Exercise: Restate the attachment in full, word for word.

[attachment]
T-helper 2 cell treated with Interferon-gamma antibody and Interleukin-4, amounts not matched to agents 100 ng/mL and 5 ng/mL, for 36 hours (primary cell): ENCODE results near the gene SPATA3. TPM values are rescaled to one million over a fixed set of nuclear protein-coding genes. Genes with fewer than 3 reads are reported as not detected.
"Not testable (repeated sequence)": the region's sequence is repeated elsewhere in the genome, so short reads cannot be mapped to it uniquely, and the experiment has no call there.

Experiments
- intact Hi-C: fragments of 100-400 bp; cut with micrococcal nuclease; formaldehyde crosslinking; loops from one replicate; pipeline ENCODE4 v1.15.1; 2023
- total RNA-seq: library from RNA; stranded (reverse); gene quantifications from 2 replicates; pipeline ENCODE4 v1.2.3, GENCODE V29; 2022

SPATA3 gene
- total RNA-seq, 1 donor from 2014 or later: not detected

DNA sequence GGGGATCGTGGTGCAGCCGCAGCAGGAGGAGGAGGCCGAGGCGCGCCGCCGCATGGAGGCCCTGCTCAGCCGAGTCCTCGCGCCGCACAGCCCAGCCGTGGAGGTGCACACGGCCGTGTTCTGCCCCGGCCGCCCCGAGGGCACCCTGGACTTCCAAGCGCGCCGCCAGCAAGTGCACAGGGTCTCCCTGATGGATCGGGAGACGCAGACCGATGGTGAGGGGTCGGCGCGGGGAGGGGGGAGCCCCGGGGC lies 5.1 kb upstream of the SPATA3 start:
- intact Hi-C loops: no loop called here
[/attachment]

T-helper 2 cell treated with Interferon-gamma antibody and Interleukin-4, amounts not matched to agents 100 ng/mL and 5 ng/mL, for 36 hours (primary cell): ENCODE results near the gene SPATA3. TPM values are rescaled to one million over a fixed set of nuclear protein-coding genes. Genes with fewer than 3 reads are reported as not detected.
"Not testable (repeated sequence)": the region's sequence is repeated elsewhere in the genome, so short reads cannot be mapped to it uniquely, and the experiment has no call there.

Experiments
- intact Hi-C: fragments of 100-400 bp; cut with micrococcal nuclease; formaldehyde crosslinking; loops from one replicate; pipeline ENCODE4 v1.15.1; 2023
- total RNA-seq: library from RNA; stranded (reverse); gene quantifications from 2 replicates; pipeline ENCODE4 v1.2.3, GENCODE V29; 2022

SPATA3 gene
- total RNA-seq, 1 donor from 2014 or later: not detected

DNA sequence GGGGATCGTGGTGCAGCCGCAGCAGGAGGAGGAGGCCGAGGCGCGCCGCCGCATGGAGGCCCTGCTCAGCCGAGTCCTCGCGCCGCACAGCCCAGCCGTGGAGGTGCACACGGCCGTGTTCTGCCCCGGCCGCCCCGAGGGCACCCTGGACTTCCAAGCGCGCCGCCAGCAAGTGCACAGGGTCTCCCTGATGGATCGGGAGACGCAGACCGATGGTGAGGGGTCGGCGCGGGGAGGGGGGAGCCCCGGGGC lies 5.1 kb upstream of the SPATA3 start:
- intact Hi-C loops: no loop called here